Amesh A. Adalja, MD, FACP, FACEP, FIDSA, February 5, 2016
Thus far, the 2015-16 influenza season has been relatively mild as judged by all aggregate statistical indicators. The lack of severity of flu this season is likely multifactorial, but it is partly due to the match of the strains included in the seasonal vaccine with those circulating. The season has been dominated by influenza A strains, with over half of typed viruses being H1N1 pdm09—the former pandemic strain of 2009. This dominance has been increasing over recent weeks.
However, in contrast to the tranquil season experienced thus far, clusters of severe infection have triggered a CDC Health Alert.1
According to the health alert, CDC has recently been notified of severe H1N1 pdm09 infections in young to middle-aged adults. Some of these patients have required admission to an intensive care unit (ICU), and some have died. Not surprisingly, given its poor sensitivity, rapid antigen diagnostic testing was negative in a proportion of these patients, requiring the use of PCR-based tests to make the definitive diagnosis. Most of the patients were unvaccinated. No evidence has been reported to date that the severe cases attributed to H1N1 pdm09 strains reflect any change in the virus.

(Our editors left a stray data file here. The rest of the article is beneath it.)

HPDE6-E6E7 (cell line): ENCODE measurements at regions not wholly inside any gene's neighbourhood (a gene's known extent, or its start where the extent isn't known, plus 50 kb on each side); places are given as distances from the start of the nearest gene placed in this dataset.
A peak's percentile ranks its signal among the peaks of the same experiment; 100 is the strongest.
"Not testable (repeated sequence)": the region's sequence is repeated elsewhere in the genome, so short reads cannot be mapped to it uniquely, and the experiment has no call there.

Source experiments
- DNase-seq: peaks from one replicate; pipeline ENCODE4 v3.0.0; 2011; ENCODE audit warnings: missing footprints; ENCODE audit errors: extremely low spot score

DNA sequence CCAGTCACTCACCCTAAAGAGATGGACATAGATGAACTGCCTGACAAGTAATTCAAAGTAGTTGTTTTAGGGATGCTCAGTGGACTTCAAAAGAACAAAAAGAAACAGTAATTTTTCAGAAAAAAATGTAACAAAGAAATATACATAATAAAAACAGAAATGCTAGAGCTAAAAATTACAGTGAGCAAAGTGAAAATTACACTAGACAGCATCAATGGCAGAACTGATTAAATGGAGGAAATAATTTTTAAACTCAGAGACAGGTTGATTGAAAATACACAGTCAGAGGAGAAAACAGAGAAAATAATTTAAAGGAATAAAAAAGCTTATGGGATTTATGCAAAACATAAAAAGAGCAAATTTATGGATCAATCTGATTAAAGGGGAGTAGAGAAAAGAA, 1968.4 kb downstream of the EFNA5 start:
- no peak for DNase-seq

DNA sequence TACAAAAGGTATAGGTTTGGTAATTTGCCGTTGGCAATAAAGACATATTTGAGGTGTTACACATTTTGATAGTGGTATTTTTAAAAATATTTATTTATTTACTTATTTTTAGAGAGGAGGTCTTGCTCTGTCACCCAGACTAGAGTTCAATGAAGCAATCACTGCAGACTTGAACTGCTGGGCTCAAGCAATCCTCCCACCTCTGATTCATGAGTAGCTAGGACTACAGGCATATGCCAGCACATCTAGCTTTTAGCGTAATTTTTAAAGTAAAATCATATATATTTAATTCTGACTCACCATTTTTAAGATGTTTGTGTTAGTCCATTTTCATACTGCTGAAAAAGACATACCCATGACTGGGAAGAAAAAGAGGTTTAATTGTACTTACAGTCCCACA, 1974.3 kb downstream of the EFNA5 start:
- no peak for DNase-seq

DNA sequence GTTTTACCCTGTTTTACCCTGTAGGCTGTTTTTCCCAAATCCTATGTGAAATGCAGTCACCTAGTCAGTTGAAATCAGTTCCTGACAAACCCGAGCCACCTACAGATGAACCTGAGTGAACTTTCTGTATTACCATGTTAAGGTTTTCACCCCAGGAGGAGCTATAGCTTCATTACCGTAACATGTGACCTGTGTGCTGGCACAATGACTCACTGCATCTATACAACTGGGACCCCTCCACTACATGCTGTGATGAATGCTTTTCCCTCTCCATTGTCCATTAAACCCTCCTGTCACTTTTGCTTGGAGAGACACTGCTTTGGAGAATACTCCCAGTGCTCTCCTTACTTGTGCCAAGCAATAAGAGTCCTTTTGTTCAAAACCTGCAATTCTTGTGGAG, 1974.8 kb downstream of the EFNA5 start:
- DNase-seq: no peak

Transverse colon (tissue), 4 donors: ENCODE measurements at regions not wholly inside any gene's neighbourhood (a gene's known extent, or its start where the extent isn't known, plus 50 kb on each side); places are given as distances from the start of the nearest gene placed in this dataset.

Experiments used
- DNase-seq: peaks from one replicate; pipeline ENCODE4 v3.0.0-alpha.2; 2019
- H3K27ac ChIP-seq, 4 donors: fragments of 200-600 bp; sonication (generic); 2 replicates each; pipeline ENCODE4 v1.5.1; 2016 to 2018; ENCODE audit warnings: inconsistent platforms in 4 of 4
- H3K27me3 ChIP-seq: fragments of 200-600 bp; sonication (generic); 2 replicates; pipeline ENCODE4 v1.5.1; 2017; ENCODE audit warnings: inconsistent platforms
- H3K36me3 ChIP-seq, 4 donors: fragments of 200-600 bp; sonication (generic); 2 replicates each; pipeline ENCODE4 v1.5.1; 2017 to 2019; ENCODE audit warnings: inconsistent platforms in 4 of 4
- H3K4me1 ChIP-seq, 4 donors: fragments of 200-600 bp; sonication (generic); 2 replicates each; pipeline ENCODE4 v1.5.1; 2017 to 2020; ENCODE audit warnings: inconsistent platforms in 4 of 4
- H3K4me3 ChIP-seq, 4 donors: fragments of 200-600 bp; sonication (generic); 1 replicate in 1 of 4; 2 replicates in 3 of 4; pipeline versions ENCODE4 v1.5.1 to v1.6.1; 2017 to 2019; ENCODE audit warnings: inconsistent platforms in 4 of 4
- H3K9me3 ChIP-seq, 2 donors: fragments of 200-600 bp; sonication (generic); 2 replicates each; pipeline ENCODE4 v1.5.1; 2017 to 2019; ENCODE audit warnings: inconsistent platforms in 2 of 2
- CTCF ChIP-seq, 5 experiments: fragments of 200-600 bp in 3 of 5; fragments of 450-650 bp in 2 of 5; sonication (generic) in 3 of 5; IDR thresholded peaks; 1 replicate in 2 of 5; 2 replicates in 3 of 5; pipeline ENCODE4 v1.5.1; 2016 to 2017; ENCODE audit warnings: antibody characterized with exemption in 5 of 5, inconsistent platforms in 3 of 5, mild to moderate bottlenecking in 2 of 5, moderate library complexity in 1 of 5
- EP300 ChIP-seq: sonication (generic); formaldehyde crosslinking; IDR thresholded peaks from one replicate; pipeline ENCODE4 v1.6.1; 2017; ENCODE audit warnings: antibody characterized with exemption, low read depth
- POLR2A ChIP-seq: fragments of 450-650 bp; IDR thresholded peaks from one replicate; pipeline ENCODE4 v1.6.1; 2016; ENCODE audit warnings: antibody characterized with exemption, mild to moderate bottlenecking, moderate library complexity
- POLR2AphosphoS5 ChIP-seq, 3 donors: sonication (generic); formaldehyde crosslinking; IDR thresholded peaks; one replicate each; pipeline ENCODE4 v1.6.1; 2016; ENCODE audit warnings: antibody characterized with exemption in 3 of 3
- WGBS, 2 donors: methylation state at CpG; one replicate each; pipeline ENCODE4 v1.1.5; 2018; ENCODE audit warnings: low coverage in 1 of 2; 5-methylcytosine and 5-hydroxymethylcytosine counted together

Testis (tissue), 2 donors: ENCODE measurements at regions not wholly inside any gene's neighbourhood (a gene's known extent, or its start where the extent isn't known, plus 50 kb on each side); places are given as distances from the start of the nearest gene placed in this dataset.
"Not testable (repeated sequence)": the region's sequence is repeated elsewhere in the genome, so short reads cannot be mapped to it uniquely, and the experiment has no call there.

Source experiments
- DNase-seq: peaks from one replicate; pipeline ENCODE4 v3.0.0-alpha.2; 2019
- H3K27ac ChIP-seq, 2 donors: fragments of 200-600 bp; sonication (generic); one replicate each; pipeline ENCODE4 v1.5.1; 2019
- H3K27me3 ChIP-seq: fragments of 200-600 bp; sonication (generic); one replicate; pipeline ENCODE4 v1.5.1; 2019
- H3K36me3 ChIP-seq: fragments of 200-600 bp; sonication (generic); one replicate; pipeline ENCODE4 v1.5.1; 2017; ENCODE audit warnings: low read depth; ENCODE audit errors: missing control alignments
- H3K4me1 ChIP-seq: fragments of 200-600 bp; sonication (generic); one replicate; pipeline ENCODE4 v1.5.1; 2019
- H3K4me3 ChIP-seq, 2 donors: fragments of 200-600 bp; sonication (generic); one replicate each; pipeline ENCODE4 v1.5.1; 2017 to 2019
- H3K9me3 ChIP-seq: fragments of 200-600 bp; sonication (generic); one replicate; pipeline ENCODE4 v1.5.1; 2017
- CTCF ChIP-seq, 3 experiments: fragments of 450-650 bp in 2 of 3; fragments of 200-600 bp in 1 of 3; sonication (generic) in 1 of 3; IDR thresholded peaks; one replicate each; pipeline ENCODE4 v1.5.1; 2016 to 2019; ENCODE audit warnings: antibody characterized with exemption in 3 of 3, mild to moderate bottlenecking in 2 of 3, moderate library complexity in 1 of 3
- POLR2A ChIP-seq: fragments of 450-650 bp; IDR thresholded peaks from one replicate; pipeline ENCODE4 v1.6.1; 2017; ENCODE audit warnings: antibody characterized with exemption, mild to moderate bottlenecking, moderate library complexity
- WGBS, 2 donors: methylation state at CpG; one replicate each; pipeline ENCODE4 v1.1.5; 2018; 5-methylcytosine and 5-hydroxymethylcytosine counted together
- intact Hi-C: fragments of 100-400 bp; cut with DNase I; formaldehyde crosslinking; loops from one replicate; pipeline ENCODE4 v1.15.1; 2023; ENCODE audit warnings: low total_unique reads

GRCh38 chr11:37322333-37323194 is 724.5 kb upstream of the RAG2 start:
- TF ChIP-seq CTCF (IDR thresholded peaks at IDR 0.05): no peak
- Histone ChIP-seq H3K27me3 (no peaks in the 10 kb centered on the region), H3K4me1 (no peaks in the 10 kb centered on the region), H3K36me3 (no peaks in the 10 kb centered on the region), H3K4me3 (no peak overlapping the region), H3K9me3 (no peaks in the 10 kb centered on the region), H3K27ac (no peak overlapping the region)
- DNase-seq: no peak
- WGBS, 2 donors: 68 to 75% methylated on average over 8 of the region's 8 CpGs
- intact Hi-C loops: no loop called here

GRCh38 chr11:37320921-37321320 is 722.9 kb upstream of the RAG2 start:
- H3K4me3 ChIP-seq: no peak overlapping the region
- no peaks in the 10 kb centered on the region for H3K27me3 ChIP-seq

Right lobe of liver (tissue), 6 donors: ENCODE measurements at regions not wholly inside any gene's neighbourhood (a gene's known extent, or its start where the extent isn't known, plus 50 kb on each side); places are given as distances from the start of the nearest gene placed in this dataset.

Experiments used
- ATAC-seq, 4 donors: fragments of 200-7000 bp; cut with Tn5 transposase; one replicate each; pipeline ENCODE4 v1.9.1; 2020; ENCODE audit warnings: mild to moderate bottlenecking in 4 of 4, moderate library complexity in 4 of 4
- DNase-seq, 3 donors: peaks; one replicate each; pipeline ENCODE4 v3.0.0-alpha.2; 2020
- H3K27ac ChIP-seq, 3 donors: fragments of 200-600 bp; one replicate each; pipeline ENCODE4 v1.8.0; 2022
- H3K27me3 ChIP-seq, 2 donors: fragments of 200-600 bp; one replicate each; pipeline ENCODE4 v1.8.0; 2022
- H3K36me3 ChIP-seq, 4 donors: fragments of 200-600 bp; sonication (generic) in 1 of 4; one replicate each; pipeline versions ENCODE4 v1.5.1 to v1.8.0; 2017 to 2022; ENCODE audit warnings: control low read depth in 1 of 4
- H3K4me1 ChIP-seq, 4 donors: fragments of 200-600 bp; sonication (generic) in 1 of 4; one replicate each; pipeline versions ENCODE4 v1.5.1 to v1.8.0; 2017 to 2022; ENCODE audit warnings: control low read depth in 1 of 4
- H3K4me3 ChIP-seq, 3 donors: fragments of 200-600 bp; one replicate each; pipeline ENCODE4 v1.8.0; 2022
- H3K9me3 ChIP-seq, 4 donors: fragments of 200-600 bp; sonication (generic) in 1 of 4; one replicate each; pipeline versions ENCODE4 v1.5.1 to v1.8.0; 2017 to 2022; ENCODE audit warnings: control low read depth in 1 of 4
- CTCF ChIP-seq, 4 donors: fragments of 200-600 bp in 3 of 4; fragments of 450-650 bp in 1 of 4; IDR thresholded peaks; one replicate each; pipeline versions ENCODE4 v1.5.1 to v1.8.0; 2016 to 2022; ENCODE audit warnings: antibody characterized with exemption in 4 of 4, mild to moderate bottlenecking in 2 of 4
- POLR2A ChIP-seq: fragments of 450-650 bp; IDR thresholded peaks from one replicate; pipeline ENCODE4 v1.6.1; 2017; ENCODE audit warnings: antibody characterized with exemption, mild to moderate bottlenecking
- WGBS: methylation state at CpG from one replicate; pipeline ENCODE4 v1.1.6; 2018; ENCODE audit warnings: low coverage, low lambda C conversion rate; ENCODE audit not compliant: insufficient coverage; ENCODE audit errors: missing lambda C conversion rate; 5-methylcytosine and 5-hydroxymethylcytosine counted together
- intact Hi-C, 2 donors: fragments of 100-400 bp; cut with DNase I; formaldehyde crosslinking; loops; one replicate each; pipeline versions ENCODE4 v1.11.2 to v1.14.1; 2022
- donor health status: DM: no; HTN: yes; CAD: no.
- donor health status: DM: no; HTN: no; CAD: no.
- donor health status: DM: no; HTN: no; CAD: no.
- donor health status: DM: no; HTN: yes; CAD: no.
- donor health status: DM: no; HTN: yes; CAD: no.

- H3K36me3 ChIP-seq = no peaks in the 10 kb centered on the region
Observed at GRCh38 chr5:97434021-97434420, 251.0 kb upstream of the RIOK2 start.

One cluster, likely part of the health alert, involves an outbreak of H1N1 at an Indiana prison in which 20 inmates were sickened, 1 fatally.2
The health alert serves as a reminder that the historical peak of the influenza season is in February, and as the month progresses it is expected that flu activity will increase nationwide. Already statistical indicators are showing mild upticks. The fact that the influenza vaccine is perfectly matched this season—and this cluster of severe disease occurred in largely unvaccinated individuals—attests to the efficacy of the vaccine in preventing severe disease.
That severe disease has been reported in young to middle-aged adults, but not the elderly, is a well-established hallmark of H1N1 and underscores the need to be alert to the possibility of severe influenza disease in this demographic, even when the poorly sensitive rapid influenza test returns with a negative result. Such negative results should never prompt the withholding of antiviral therapy in cases of influenzalike illness that are severe or in those expected to have severe symptoms. As the flu season continues, attention to severe clusters of illness and the underlying mechanisms at work, such as lack of vaccination, absence of antiviral therapy, and membership in special populations, will be important to determine and target intervention.